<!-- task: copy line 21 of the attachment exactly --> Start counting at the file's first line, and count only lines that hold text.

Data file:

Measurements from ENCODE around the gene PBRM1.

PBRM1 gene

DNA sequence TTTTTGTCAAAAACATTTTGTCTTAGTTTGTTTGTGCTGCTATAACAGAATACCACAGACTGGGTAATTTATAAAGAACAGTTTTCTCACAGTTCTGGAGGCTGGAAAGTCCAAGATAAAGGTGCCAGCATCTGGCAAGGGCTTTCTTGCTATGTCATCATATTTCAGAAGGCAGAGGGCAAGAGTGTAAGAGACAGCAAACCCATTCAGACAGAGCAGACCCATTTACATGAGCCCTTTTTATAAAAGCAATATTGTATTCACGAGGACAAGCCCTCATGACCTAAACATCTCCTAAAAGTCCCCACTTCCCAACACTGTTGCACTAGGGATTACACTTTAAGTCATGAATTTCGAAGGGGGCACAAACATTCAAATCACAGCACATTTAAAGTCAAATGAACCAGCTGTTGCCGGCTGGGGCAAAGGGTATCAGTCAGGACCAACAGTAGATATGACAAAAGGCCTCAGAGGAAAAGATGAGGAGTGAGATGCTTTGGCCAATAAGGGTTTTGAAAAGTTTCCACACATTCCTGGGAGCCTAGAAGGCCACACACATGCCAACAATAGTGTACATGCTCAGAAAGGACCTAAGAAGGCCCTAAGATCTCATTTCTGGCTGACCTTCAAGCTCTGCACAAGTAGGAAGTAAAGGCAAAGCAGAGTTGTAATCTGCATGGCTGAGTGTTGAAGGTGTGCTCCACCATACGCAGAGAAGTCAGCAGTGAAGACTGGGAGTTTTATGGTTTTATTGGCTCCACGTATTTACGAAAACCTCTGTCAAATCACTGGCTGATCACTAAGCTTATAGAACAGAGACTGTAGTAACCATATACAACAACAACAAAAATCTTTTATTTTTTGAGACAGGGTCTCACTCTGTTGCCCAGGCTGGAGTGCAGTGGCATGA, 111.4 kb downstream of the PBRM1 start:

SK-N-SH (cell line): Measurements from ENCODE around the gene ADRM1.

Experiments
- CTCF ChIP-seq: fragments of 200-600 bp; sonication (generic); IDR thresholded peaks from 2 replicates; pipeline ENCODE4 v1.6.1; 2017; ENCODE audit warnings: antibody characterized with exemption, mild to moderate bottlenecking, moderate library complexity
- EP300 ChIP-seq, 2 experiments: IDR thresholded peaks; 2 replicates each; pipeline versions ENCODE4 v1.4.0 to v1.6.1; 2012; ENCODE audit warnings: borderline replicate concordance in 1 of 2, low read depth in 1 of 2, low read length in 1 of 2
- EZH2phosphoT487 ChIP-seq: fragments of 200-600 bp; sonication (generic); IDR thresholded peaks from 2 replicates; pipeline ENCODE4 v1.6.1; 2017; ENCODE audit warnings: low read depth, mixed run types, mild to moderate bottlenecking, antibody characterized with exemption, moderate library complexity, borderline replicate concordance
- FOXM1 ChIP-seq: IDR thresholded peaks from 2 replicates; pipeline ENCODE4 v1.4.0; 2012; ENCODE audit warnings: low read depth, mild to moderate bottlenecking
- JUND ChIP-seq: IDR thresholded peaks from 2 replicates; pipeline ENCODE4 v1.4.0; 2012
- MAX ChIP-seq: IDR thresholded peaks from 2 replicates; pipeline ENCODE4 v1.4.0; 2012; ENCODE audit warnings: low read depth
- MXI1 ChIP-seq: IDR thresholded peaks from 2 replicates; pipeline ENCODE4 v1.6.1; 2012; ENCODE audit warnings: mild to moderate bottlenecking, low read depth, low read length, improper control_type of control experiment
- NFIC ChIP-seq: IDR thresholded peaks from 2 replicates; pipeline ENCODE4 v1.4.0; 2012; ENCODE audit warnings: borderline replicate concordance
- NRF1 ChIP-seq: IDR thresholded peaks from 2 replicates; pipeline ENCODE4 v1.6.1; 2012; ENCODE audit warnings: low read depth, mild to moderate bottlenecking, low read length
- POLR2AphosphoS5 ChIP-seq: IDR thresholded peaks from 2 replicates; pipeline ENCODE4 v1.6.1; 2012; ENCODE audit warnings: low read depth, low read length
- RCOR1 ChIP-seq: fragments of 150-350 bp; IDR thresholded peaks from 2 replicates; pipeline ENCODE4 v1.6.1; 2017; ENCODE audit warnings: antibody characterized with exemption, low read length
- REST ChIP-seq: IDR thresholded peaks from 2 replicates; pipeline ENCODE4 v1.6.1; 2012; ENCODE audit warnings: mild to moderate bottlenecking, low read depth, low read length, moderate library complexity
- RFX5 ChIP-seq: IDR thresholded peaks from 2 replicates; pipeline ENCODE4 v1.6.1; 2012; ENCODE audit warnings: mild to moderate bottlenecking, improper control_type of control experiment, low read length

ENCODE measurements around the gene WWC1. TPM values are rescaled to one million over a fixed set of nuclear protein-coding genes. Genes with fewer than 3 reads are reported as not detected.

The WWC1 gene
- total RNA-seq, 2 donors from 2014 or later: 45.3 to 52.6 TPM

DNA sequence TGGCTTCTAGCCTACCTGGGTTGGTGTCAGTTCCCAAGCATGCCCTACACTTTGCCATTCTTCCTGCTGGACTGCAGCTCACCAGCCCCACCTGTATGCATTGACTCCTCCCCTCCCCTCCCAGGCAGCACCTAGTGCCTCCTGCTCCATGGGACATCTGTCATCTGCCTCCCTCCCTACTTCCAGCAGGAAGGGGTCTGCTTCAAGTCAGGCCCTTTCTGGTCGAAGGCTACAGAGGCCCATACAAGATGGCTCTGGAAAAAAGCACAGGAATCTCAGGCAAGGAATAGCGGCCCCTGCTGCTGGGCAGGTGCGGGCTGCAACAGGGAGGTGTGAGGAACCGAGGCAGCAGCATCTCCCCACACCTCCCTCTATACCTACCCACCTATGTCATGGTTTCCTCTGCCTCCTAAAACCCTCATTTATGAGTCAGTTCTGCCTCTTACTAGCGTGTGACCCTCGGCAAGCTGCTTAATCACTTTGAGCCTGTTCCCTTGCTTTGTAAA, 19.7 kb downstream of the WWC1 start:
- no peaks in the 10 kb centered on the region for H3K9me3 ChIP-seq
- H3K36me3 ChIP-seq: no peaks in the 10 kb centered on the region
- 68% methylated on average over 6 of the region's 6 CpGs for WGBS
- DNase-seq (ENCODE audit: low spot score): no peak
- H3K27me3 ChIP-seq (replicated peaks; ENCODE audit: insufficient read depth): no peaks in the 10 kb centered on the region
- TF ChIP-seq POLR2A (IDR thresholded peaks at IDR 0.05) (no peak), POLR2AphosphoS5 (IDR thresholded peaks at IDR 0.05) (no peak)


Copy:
- total RNA-seq, 2 donors from 2014 or later: 45.3 to 52.6 TPM